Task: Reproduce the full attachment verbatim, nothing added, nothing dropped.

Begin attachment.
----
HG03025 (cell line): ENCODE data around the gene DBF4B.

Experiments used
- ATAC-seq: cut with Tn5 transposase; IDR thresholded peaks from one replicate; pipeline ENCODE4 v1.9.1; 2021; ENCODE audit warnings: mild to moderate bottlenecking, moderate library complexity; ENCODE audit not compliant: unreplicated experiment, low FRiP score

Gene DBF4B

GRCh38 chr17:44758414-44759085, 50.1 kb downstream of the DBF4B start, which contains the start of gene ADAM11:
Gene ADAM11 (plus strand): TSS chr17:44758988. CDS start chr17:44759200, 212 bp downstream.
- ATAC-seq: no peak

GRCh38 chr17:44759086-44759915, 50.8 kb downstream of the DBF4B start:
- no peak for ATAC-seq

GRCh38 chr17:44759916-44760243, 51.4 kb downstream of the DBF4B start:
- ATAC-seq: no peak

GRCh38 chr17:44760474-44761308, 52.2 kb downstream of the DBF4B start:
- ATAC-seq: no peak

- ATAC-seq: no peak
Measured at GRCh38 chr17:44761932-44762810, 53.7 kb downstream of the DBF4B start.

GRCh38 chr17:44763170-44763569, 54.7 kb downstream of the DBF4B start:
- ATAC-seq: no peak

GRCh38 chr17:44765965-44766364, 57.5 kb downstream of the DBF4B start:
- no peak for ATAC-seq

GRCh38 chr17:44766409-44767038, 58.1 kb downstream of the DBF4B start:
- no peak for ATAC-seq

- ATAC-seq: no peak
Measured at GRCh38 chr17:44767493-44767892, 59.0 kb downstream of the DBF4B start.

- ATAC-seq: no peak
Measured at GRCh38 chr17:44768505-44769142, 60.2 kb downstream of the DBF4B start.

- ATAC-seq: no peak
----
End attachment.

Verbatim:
HG03025 (cell line): ENCODE data around the gene DBF4B.

Experiments used
- ATAC-seq: cut with Tn5 transposase; IDR thresholded peaks from one replicate; pipeline ENCODE4 v1.9.1; 2021; ENCODE audit warnings: mild to moderate bottlenecking, moderate library complexity; ENCODE audit not compliant: unreplicated experiment, low FRiP score

Gene DBF4B

GRCh38 chr17:44758414-44759085, 50.1 kb downstream of the DBF4B start, which contains the start of gene ADAM11:
Gene ADAM11 (plus strand): TSS chr17:44758988. CDS start chr17:44759200, 212 bp downstream.
- ATAC-seq: no peak

GRCh38 chr17:44759086-44759915, 50.8 kb downstream of the DBF4B start:
- no peak for ATAC-seq

GRCh38 chr17:44759916-44760243, 51.4 kb downstream of the DBF4B start:
- ATAC-seq: no peak

GRCh38 chr17:44760474-44761308, 52.2 kb downstream of the DBF4B start:
- ATAC-seq: no peak

- ATAC-seq: no peak
Measured at GRCh38 chr17:44761932-44762810, 53.7 kb downstream of the DBF4B start.

GRCh38 chr17:44763170-44763569, 54.7 kb downstream of the DBF4B start:
- ATAC-seq: no peak

GRCh38 chr17:44765965-44766364, 57.5 kb downstream of the DBF4B start:
- no peak for ATAC-seq

GRCh38 chr17:44766409-44767038, 58.1 kb downstream of the DBF4B start:
- no peak for ATAC-seq

- ATAC-seq: no peak
Measured at GRCh38 chr17:44767493-44767892, 59.0 kb downstream of the DBF4B start.

- ATAC-seq: no peak
Measured at GRCh38 chr17:44768505-44769142, 60.2 kb downstream of the DBF4B start.

- ATAC-seq: no peak